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Introductory camera guide and beginners guide on film camera and digital camera for still photography

STsite's Guide to Still Photography Camera

F-Stop and Aperture

Leica 1 with 50mm Leitz Anastigmat f3.5, 1925 We often see on a camera brochure that says "Lens: 35-105mm f-3.5-f8". The "f-3.5-f8" is called the F-stop or the maximum aperture of the lens. This figure is derived from dividing the focal length of the lens by the aperture opening of the lens.
The Aperture of a lens
illustration of aperture
Aperture opening
The aperture is the opening formed by a system of metal leaves in the lens that open up and close down to control the volume of light passing through the lens. It is the lens's equivalent of the iris of our eye.

The photography term we often see in photo magazine "opening up 1 F-stop," means making the aperture size larger to allow more light through the lens and "stopping down" means making the aperture size or F-stop smaller to allow less light through the lens. A larger aperture size is represented with smaller number hence f2.8 is larger f-stop than f5.6. The standardised F-stop number runs as follows : f1.4, f2, f2.8, f4, f5.6, f8, f11, f16, f22, f32, f45, f64. Each number admits half the light to the previous F-stop. So in our example above the f2.8 allows about 8 times more light through than f8.

illustration of F-stop opening
illustration of F-16, F-8, F-4 and F-2

Lenses with a wide aperture such as f1.4 are more expensive than one that has an aperture size of f4. Manufacturers can often enhance the quality of a mediocre quality lens by limiting the aperture size of the lens in effect limiting the use of the centre portion of the lens. This is because the centre of a lens has less distortion to the light passing through it than at the fringe of a lens. So limiting the aperture to say f5.6 will improve a cheap lens considerably. Inexpensive 35mm cameras usually have maximum aperture size of f5.6 or f8!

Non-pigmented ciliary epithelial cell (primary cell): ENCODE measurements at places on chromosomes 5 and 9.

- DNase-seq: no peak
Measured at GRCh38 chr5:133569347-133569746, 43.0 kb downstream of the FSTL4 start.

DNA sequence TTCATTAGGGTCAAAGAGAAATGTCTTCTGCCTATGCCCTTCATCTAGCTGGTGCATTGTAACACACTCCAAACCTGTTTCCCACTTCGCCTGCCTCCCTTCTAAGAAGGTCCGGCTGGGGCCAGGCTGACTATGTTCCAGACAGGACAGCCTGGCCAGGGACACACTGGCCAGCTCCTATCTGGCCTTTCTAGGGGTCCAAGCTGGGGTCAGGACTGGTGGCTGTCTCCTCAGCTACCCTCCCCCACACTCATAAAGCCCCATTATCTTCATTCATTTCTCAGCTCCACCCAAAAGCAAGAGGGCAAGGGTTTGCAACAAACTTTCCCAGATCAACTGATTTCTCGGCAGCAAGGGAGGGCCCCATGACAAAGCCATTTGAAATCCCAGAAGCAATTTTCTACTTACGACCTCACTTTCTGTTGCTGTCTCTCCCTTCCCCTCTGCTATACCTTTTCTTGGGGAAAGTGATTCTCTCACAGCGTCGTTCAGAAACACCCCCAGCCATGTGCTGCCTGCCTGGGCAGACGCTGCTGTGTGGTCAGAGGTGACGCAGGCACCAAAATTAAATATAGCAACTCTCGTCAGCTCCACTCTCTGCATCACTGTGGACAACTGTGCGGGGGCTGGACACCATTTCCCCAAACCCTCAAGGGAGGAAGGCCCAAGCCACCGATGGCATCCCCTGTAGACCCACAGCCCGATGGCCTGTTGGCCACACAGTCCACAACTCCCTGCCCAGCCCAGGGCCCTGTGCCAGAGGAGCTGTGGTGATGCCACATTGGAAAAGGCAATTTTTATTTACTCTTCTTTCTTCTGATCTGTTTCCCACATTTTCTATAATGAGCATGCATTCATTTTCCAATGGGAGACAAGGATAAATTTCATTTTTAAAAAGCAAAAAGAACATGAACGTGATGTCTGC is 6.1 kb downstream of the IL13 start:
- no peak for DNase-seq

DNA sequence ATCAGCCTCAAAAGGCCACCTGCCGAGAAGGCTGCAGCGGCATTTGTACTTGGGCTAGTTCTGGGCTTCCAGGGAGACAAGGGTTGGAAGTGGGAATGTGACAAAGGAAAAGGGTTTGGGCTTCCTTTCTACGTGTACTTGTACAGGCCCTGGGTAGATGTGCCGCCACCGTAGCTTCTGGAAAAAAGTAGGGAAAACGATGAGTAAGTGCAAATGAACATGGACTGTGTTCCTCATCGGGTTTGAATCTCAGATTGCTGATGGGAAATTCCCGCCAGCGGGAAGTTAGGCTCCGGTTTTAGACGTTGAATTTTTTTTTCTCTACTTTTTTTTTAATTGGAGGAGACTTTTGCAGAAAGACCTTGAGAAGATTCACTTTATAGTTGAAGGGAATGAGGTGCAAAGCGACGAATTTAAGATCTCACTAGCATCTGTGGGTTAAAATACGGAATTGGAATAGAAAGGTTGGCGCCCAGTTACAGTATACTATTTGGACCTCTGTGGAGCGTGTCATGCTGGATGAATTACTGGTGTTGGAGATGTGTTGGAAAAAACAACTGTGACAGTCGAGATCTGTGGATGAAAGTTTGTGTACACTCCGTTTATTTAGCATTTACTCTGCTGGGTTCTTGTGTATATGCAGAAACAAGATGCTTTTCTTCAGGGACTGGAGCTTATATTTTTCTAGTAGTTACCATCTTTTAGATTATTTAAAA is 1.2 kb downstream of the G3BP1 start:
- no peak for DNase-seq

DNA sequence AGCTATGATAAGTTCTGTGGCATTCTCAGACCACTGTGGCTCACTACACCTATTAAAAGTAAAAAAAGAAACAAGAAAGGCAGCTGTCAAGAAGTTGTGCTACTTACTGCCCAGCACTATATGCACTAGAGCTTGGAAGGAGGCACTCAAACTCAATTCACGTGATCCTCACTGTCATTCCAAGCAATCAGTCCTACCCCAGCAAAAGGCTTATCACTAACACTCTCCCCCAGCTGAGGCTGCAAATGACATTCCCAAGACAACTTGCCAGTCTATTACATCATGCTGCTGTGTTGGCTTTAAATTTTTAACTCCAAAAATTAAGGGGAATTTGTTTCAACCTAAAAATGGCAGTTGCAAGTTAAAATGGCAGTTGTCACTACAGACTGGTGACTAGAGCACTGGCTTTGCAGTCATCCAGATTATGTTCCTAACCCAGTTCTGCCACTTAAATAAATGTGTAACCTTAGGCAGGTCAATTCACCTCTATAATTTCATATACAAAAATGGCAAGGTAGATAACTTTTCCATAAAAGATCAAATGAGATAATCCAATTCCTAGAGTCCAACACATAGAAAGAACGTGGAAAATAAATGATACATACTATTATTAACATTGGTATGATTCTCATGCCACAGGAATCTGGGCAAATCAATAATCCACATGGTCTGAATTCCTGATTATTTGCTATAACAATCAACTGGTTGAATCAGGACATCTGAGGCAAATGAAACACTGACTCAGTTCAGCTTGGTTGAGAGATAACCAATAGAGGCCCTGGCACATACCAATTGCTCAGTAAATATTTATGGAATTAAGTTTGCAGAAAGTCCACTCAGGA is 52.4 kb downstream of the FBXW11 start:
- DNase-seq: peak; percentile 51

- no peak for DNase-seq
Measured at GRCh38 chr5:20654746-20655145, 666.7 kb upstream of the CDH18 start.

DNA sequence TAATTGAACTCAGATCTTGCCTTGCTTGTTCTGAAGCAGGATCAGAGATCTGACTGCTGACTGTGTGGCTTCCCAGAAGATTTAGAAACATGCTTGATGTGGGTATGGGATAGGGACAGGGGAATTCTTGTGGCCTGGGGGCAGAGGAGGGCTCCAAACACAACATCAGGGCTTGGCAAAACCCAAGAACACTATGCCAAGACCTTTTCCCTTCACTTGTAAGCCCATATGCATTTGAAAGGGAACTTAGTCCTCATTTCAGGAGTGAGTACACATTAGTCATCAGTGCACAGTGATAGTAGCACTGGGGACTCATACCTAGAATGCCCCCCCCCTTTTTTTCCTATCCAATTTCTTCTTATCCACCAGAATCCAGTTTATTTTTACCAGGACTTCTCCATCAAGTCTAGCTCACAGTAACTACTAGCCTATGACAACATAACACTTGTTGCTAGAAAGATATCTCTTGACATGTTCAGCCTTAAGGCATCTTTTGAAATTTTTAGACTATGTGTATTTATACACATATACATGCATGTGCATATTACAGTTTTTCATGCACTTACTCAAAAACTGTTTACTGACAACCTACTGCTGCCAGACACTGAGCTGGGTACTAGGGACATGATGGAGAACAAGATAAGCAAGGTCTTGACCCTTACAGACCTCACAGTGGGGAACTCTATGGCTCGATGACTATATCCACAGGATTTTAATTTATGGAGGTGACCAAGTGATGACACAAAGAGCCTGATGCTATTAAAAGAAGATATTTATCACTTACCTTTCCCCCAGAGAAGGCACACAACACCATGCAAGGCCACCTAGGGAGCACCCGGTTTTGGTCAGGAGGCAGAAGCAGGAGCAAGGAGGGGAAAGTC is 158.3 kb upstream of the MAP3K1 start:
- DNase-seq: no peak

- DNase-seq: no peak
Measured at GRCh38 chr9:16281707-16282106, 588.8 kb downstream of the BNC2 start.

Now you have learnt that the larger the aperture the more light can pass through thus enabling you to take pictures indoor or in poor lighting condition, so if you use your camera indoor most of the time you should look for cameras with an aperture of at least f2. However, if you are an outdoor person you can save some money by buying a camera with a f5.6 lens. It is a compromise and most medium price range cameras will have aperture somewhere between f2.8 to f4 and often the in between number of f3.5.

A wide aperture protrait lens create a out of focus blackground - f2.5 90mm lens
A 90mm Protrait lens with a wide f2.5 aperture creates a soft out of focus blackground in this photo
To make things a little more interesting or more confusing is that most cameras now come fitted with a zoom lens. As we mentioned earlier the F-stop is derived from dividing the focal length of a lens with the aperture opening. We know that the zoom lens is a lens with variable focal lengths, so if the aperture size of the lens is constant as the focal length is changed, it means that the F-stop will also change! For instance our example above "Lens: 35mm-105mm f3.5-f8 " when the lens is at 35mm zoom range the aperture is f3.5 when you zoom the lens to l05mm zoom range meaning a 3X zoom the aperture size will be 3x smaller or f7, or f8 the standardised F-stop number.

When choosing a zoom camera we can't do much on this aperture figure so choose as wide an aperture you can find for the wide-angle range and use the telephoto for outdoor scene. This variation of aperture can cause problem to flash light admitting incorrectly exposed pictures at certain zoom range which is sometimes experienced with inexpensive zoom compact cameras. For the better designed zoom compact camera manufacturers have overcome this problem by limiting the maximum aperture to a narrower range using special mechanical zoom linkage to the aperture and programming the electronic of the built-in flash light to include this short coming. Camera with Through The Lens(TTL) flash sensor is the best solution to this flash exposure problem with zoom lenses.

The problem we mentioned above is easily solved with digital cameras due to the small size of the image sensor or CCD, thus making a large aperture lens a lesser problem with digital cameras as compared to film cameras. You can find a digital camera with specifications that read
Olympus ED1 SLR digital camera
The first Four Thirds System Digital SLR camera - the Olympus ED-1
"Lens: 35mm equivalent 35-105mm f2.8-f4.4" or something close to that value to be quite common. On a better digital camera you may find something like "Lens: 35mm equivalent 35-105mm f2-f2.5". You probably never see this f2-f2.5 figure with 35mm-zoom compact or with some luck you may or may not find them with high end 35mm SLR.

<<- Digital Zoom vs Optical Zoom TOP Shutter and exposure ->>

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